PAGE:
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EMD Serono wins approval for drug to treat rare form of skin cancer

Gary Zieziula is president and managing director of EMD Serono in Rockland. Jonathan Wiggs/The Boston Globe

Federal regulators Thursday approved a drug to treat Merkel cell carcinoma, a rare and aggressive form of skin cancer, boosting efforts by Rockland-based biotech EMD Serono to expand its franchise in treatments that target specific types of cancer molecules.

The drug, called Bavencio, was approved for patients at least 12 years old, including those who have not yet received chemotherapy.

Bavencio will be EMD Serono’s first cancer drug launch. But the company, a US arm of German drug maker Merck KGaA, has 19 other cancer drug research programs in different stages of development, said Luciano Rossetti, Merck’s global head of research and development.


“We believe this is the beginning,” Rossetti said in an interview. “We have a pipeline that we hope will result in multiple [cancer drug] approvals, starting this year.”

Rossetti said he was celebrating the Bavencio approval Thursday afternoon by drinking champagne with scientists in Billerica who had worked on the program.

Bavencio won accelerated approval by the Food and Drug Administration because there isn’t an existing treatment for the disease. About 1,600 people are diagnosed with Merkel cell carcinoma in the United States each year.

The drug was developed in EMD Serono’s research labs in Massachusetts and in affiliated labs in Europe. The company, a US arm of German drug maker Merck KGaA, last year spent $12 million to expand its research center in Billerica. In January, it licensed four cancer drug research programs from Boston’s lVertex Pharmaceuticals Inc.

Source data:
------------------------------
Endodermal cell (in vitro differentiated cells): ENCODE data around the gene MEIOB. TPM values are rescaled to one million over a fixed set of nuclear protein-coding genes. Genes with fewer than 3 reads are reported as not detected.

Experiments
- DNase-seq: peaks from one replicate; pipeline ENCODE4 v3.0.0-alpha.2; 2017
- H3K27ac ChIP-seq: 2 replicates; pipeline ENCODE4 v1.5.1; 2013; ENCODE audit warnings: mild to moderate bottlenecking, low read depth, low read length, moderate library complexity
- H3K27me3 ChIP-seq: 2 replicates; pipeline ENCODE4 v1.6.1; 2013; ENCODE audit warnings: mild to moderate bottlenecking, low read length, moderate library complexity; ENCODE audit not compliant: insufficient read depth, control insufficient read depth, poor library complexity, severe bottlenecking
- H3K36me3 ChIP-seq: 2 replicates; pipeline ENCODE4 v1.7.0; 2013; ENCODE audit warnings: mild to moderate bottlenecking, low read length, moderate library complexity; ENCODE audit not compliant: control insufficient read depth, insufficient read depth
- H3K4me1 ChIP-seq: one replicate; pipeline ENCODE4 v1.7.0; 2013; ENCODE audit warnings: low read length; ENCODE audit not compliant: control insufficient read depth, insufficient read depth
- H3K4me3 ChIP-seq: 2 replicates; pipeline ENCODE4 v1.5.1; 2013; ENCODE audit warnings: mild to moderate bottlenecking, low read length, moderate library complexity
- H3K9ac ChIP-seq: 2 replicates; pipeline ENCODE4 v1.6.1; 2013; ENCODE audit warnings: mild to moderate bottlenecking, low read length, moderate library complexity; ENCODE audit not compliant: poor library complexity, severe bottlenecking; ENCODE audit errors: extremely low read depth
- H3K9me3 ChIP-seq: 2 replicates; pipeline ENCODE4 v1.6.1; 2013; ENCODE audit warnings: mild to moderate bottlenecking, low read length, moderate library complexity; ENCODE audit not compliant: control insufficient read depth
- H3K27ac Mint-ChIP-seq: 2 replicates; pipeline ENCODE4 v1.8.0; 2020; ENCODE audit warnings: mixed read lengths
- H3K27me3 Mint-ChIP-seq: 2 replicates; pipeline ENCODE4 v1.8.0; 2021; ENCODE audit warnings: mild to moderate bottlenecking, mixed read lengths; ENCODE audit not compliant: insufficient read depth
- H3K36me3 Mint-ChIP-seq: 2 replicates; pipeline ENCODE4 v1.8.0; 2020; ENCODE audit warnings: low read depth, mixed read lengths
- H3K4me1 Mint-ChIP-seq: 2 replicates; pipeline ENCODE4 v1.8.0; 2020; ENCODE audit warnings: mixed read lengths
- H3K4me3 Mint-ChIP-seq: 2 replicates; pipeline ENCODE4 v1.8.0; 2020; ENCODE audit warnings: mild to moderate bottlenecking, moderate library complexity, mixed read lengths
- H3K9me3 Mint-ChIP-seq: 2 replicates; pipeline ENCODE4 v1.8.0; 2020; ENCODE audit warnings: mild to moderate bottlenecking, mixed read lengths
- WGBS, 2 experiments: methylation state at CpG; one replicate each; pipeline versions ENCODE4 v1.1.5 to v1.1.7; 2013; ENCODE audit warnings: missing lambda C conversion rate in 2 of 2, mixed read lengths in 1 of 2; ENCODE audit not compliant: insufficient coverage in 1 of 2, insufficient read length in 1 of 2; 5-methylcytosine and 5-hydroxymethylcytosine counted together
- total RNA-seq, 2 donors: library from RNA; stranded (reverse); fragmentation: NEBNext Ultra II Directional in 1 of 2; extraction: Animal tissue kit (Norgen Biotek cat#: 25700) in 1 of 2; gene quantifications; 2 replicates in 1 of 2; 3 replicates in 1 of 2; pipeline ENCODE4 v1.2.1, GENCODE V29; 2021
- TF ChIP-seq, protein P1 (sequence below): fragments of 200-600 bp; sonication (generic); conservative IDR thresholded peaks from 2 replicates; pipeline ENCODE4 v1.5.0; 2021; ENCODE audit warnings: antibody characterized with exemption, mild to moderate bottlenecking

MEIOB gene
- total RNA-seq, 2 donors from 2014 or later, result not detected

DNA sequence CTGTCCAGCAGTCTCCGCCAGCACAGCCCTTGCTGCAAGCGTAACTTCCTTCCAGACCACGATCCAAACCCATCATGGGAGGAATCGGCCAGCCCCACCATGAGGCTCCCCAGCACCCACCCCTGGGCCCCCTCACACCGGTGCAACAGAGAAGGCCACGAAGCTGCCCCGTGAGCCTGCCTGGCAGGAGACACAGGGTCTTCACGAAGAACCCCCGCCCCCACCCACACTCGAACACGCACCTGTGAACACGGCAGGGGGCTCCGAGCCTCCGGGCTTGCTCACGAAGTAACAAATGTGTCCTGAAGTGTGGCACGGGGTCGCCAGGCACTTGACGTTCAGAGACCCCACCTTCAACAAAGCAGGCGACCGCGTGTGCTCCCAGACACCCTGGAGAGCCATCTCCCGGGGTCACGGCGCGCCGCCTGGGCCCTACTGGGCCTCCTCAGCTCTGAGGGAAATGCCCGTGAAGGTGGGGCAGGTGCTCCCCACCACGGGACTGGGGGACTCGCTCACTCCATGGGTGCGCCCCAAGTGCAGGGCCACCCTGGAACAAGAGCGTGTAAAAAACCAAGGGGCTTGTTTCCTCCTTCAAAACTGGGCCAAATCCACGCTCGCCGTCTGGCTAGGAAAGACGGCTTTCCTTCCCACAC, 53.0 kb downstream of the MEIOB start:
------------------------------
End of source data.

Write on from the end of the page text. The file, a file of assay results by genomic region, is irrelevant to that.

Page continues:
Like other immuno-oncology drugs, Bavencio works by stimulating immune systems to attack cancer cells, targeting the interaction of cellular “pathways” that shut down the immune system.

“The scientific community continues to make advances targeting the body’s immune system mechanisms for the treatment of various types of cancers,” Richard Pazdur, acting director of the FDA’s office of hematology and oncology products, said in a statement. “These advancements are leading to new therapies — even in rare forms of cancer where treatment options are limited or non-existent.”


FDA officials said their approval was based on a clinical trial in which 33 of 88 patients experienced complete or partial shrinkage of their tumors. The response lasted more than six months in 86 percent of those patients, and more than a year in 45 percent.

The agency said Bavencio could cause side effects, including fatigue, muscular pain, nausea, swelling of the limbs, and the risk of the immune system attacking healthy cells or organs.

Robert Weisman can be reached at robert.weisman@globe.com. Follow him on Twitter @GlobeRobW.